Competitive writing – why bother?

At the start of the year I try and get organised; regular readers may remember I have a new (pink!) diary to note deadlines in. There’s a flurry of activity in January, some years it lasts well into February but by March I’m slacking off and then I wonder why I’m bothering anyway.

I’ve entered quite a few writing competitions over the years, and other than coming second in the Morpheus Tales flash fiction competition in 2009  I haven’t had any success with them. I keep coming back to competitions, but I can’t help wondering why, and I find myself leaning towards the idea that it might be the same reason people play the lottery. Yes I’m extremely unlikely to win the Bridport Prize, but wouldn’t it be marvellous if I did.

Quite often there are only a handful of stories mentioned (shortlist, or placed plus highly commended) and only the winner is published, but if the competition is respected enough it’s a good thing to be able to point to on your writing CV. If the prizes have a cash element it’s usually the top three stories only. Entering a competition isn’t that likely to get your writing in front of an audience, or swell your bank balance.

There is something to be said for the discipline of a deadline, however. A magazine, even if it has regular closed periods, will still be there next week or next month when you might have more time. Competitions, in general, are not. This might explain why I intend to enter many more than I actually do, but even so entering competitions probably does coax more work out of me than the vague idea of a magazine submission.

At this point, I should probably grab the pink diary and head over to http://blogs.chi.ac.uk/shortstoryforum/submission-calls/ to write down some more deadlines.

What’s the collective noun for writers?

I joined a writing group yesterday. Not a comfort-of-your-own-home, mug of tea in one hand, cat on your knee kind of online group like the Telegraph Short Story Club (which regular visitors will know I’ve been a part of for a couple of years) but an actual group of people in a room, talking. Not my forte (who’d have thought that of someone with degrees in maths and physics?), but thankfully the gathering was friendly and varied. There was an interesting mix of poetry, flash fiction, short story, novella, novel and non-fiction works in progress, for children and adults, by those with agents, the published, the self-published, and enthusiastic hobbyists. Some compulsive and prolific, others waiting for that boot up the backside to get going. The aim is to meet monthly and prove to each other we’ve actually written something in the meantime.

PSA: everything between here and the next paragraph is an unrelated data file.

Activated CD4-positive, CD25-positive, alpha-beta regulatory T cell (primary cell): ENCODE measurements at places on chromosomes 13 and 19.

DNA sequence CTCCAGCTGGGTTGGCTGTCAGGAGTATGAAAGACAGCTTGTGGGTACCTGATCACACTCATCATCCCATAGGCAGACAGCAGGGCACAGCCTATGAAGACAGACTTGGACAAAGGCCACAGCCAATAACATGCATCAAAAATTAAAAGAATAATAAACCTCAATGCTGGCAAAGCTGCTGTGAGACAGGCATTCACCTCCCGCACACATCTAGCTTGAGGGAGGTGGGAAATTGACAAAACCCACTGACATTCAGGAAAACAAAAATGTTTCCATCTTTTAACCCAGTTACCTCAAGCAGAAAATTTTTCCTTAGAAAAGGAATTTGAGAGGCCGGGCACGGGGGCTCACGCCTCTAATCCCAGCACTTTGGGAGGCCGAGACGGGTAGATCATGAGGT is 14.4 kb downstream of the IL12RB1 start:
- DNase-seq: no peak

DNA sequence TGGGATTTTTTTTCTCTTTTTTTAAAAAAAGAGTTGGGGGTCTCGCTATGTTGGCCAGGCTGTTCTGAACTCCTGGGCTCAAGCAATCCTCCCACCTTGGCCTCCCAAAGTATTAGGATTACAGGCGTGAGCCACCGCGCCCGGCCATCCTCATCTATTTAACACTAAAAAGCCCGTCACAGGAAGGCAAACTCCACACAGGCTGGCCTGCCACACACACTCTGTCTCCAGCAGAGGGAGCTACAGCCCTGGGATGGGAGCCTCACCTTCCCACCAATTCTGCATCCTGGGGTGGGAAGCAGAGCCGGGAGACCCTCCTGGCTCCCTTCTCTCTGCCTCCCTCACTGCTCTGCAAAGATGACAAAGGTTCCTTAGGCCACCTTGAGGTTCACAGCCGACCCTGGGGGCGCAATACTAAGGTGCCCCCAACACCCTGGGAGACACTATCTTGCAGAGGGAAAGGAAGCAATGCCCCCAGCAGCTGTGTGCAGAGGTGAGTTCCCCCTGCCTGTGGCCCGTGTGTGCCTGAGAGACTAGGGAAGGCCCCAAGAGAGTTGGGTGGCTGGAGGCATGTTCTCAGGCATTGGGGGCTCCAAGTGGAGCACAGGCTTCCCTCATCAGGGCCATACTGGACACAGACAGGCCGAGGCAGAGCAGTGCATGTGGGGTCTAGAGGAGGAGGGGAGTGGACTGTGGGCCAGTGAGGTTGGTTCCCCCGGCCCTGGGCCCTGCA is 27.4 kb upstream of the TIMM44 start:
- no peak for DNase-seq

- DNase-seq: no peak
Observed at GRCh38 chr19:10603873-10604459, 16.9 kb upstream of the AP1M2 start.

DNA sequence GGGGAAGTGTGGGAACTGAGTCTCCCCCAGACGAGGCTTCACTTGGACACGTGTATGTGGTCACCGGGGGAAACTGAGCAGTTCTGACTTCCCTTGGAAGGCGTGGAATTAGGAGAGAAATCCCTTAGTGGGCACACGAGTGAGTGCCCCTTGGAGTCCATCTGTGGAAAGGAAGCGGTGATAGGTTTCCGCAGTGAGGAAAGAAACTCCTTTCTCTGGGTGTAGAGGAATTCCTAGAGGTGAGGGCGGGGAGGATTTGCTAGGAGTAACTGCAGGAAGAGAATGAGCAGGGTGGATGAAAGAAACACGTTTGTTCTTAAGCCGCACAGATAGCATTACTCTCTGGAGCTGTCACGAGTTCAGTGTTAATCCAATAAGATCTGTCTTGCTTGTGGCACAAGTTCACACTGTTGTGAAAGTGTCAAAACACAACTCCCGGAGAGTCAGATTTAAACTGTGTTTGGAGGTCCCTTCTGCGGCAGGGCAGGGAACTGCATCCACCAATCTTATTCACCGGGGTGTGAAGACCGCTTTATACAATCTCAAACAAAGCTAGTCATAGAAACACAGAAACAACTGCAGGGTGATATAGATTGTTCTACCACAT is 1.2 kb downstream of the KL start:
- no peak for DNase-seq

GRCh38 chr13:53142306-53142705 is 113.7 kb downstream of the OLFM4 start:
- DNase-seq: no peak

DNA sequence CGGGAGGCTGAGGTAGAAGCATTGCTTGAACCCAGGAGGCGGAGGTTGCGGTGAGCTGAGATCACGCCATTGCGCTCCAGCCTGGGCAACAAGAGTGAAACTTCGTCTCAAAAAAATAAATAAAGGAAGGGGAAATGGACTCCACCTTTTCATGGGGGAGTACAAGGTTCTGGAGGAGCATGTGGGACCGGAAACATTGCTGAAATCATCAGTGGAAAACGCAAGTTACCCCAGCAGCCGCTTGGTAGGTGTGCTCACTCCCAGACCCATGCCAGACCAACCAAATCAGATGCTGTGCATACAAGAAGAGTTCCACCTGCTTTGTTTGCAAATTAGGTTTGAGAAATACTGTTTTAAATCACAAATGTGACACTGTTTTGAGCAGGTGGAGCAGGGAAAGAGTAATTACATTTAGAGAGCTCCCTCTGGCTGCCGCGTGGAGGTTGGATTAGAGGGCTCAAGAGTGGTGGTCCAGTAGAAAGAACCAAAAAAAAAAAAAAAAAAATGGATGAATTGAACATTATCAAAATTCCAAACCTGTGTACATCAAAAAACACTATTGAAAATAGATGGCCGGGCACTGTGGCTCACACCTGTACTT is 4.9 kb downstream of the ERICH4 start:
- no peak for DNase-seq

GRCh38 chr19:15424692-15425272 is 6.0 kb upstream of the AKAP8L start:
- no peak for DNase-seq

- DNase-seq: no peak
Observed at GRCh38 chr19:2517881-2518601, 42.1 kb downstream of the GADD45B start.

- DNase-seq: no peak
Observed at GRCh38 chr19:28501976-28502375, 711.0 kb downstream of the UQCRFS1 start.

I’ll have to stop there because OneMonkey has just declared that the world’s a better place for the existence of Twisted Sister and I need to check if he’s sickening for something…

Spring and surroundings

Spring’s officially here, though we’ve had a heavier frost this week than we had all winter. Naturally, I’m reading a novel set in mountain country when the first of the winter snows are sweeping in and causing problems, but then I have a habit of being contrary.

There has been the odd burst of sunshine lately, plenty of flowers are appearing (mainly purple, in my garden) and the longer days mean it’s not already dark or dropping dark when I get home. It struck me as a good time to have a fresh look at things, while everywhere’s refreshing itself and throwing off the winter blankets.

Tomorrow on the way to work, or while you’re peering bleary-eyed from the kitchen window waiting for the first pot of tea of the day, take a good look at your surroundings. Maybe the winter storms have opened up the view by half a tree, or you’d forgotten there were daffodils on the roundabout. Maybe it’ll make you smile, or bring back memories. Maybe it’ll only remind you of some crucial maintenance you’d been putting off. Hopefully though, it’ll put a spring in your step.

In Pale Battalions by Robert Goddard

I wasn’t familiar with the name Robert Goddard and would have been highly unlikely to pick this novel up, left to my own devices. However, that’s what recommendations are for, and on my last trip to the Library of Mum and Dad (like the Bank of Mum and Dad, but easier to come by and more edifying), this was handed to me as a good starting point into Goddard’s back catalogue.

The edition I read (Corgi paperback 2010) would have benefitted greatly from the attentions of a diligent proof-reader; the vast number of typos began to irritate me but thankfully the power of the story drew me on. In Pale Battalions is a finely-paced novel of family secrets, sacrifice and lies, where the nested narratives mirror the nested mysteries. Certainties are periodically overturned. The answer to some burning question swims into view, trailing in its wake a whole shoal of questions of a different hue.

Leonora Galloway is a seventy year old widow taking her daughter to visit a First World War memorial in France in 1986. It is the cue for an unburdening, a lifetime of living within the confines of a web of secrets being cast aside. Throughout the novel there is a theme of withholding information to protect someone, even if they don’t need that protection. What right has anyone to decide when is the right time to reveal surprising truths, and if the revelation comes too late would it have been better not to know?

The bulk of the novel takes place during the First World War, which might make this year a particularly suitable time to read it since commemorations are taking place all around. The quiet dignity of the prose and the unpacking of a mysterious past put me in mind of The House at Riverton by Kate Morton. I think readers of that novel would enjoy In Pale Battalions, as would anyone who enjoyed Kate Atkinson’s novels Behind the Scenes at the Museum and Human Croquet.

Reading habits and class

A survey by Booktrust this week appears to reveal a class divide in reading habits. No real surprise there, education generally exhibits some form of class divide and there’s no obvious reason this would be different. I haven’t seen the survey itself, only articles on the BBC and Guardian websites (and public comments thereon), but it does seem quite a small sample, it’s not clear whether they include e-books in their definition of books (doesn’t sound like it, oddly) and I would argue about cause and effect. As well as the class definitions they use. However, it does lead me to a few observations.